I actually feel empathy for multi-billionaires that seem to invest a lot of their life force, not just their money, into controlling outcomes.  I feel empathy and compassion for their apparent belief that their wealth is not yet enough and that they have to go on rigging the system in their favor to make more and more and more.  I see not happy outcome in such a quest and they risk annihilating all of us in such a drive. They are in thrall, I believe, to evil. Greed is evil.

I just read one of those FB posts that catch my eye, my fancy. It said "if everyone voted, the tiny rich elite could not control the outcomes". I believe this is true, although if everyone voted, I might begin toi worry that the rich greedy billionaires trying to evilly control outcomes will just move on to other arenas to control and manipulate. People in thrall to evil don't let go of their evil drive easily. they are damaged.

In fact, I just remembered a book by Dr. M. Scott Peck, better known for his book, "The Road Less Traveled". An old friend of mine used to be the executive director of a mental health clinic in the Berkshires of Massachusetts. And Dr. Scott Peck worked at her clinic. She had the difficult task of firing him because he was an alcoholic and ignored opportunites to get into recovery. One can't allow an alcoholic psychiatristi to treat patients in their clinic. Maybe she helped him. He got sober some time after that firing, and wrote his books, became well known.

He wrote another book called "People of the Lie". He got a lot of flack for People of the Lie. This post too long. I'll write about People of the Lie in another post.

chrysalis


I wish I could emerge into my fuller, more real self. I love this image.

I am stuck.
Stuck stuck stuck.

embrace who you are, yeah, right


I agree with the thoughts expressed here but I find it easy to say "embrace who you are' than to actually do it.  I feel painted into a corner, with heavily oil-based paint that is never going to dry. In other words, I feel deeply isolated and cut off, unable to follow the pull I feel my life is calling me to. Everything costs money that I don't have.  It costs money to socialize. And after not being able to afford any new clothes for at least ten years, it is hard to show up appearing middle class. I look shabby and one's appearance limits one in social settings. Being unable to join friends for outings that include spending money is isolating. Not having money to take classes to build my skill set is isolating.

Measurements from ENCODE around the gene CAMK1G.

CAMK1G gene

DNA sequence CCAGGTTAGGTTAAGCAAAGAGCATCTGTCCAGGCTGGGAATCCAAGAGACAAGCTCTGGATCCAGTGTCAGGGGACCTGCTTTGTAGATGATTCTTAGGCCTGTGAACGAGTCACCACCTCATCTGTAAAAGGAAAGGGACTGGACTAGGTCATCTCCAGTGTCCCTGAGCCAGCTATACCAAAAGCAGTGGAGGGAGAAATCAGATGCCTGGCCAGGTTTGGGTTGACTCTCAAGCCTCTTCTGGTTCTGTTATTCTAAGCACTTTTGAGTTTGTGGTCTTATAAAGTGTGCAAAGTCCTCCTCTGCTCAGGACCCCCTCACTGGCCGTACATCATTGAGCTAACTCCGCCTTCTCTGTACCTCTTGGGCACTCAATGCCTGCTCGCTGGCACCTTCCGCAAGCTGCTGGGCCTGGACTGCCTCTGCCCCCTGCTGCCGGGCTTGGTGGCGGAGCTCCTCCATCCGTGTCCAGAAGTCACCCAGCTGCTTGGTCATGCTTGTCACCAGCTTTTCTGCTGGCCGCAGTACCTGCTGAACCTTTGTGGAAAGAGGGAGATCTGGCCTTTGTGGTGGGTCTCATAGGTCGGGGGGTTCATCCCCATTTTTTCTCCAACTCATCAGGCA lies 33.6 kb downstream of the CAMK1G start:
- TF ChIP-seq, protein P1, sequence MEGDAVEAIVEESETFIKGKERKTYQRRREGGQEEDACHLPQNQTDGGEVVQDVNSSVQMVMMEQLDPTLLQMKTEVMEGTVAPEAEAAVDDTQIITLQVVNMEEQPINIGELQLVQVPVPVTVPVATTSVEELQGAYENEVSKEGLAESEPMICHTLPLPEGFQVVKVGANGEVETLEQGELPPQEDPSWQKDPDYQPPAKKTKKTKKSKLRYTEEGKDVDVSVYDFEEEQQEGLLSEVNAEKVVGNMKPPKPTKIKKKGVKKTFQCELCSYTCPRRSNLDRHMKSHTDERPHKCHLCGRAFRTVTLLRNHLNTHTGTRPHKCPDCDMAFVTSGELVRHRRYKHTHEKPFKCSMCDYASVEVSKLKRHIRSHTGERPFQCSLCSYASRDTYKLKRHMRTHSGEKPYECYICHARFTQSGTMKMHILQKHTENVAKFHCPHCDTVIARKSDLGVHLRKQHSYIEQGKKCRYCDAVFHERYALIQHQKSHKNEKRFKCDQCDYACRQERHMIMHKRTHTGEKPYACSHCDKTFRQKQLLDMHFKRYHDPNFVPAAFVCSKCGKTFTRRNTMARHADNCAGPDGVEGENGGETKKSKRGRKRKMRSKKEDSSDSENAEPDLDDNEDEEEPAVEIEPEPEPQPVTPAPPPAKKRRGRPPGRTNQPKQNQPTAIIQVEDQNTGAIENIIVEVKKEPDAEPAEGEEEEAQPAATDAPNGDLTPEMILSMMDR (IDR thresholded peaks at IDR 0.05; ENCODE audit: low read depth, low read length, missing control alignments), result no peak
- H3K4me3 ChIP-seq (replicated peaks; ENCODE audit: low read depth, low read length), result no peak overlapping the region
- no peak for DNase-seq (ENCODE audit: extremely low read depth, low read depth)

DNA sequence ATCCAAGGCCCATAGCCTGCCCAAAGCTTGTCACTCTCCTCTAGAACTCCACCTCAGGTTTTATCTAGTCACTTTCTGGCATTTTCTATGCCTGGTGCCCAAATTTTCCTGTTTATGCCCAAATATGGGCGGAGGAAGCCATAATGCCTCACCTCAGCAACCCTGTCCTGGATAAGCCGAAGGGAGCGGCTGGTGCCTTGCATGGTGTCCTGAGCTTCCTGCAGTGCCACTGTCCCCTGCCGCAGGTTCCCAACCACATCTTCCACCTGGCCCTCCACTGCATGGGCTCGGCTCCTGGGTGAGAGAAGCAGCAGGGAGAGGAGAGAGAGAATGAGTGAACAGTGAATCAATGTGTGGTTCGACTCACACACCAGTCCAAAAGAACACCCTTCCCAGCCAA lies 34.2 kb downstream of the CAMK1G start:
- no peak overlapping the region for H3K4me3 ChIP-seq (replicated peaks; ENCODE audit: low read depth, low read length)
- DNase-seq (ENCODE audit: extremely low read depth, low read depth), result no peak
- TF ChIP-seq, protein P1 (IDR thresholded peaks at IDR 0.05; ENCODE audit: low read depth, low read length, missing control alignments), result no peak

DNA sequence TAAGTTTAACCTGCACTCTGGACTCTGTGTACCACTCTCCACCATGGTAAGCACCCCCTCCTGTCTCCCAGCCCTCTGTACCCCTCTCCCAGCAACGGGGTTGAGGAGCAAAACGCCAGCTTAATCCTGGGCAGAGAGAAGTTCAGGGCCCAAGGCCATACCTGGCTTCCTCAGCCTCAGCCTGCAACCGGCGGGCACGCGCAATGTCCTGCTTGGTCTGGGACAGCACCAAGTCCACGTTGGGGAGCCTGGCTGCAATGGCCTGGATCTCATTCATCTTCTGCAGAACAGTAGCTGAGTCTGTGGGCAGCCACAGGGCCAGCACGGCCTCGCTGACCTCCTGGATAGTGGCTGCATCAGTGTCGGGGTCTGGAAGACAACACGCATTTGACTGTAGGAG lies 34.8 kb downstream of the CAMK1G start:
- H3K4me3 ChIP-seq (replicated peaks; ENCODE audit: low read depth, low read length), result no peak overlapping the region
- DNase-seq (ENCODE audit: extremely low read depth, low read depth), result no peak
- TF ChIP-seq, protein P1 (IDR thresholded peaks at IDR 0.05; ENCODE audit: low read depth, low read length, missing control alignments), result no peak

Embrace who I am, what, in an empty apartment with no one to see or know me?!

can you choke down a vote for Hillary?

Can you choke down a vote for Hillary? I cannot.

At some point, every individual has to decide when and where and how they will draw the line regarding the unfolding dystopia the oligarchs, which includes the Clintons, is doing their best to manifest, providing them with malnourished, often desparate wage slaves to maintain the elite's privilege.

I am sorry that some folks can't understand why some, including me, has drawn a line. I will not vote for a career liar, a woman who has dedicated her life to serving the oligarchy in exchange for power and money. Voting for her perpetuates the system.

Fortunately, we still have at least the illusion of freedom in this country and I remain free to vote my conscience, as painful as it would be to not vote Democratic. Perhaps the revolution needs the hell of a Trump presidency to wake up and actually show up in enough numbers at the polls.

a vote for the Green Party candidate or, maybe, Bloomberg if he runs, is a message. Does anyone seriously believe Hillary cares about the evaporating middle class, the usurpation of power by corportations through secretive trade agreements like the TPP, which she supports?

She can win without my vote or not at all.

reminded of time I lived in a battered women's shelter

This reminds me of the month I lived in a battered women's shelter while awaiting my temporary divorce hearing, at which the judge ordered my husband, who had changed the locks on our jointly owned home and refused to let me in to get baby clothes even. The residents had to take turns cooking meals for all the other residents, which was abused moms and children trying to figure out their next steps under the pressure of the limit of just one month in the shelter. I was lucky. I was upper middle class, only temporary cut off from my assets when my now-ex canceled all credit cards, closed our joint bank account with the bank going along with that illegal act, and his bro was our investment broker and when I tried to access some of MY money in that brokerage firm, he just wouldn't let me -- also illegal but 35 years ago, such discrimination against women was so routine that few people grokked that it was, um, illegal to deny a person their own legal assets.

Anyway, I cooked a lot, largely because as the oldest girl in a family of 8, I was used to cooking large quantities and most of the women either were not much as cooks or too stressed to plan meals.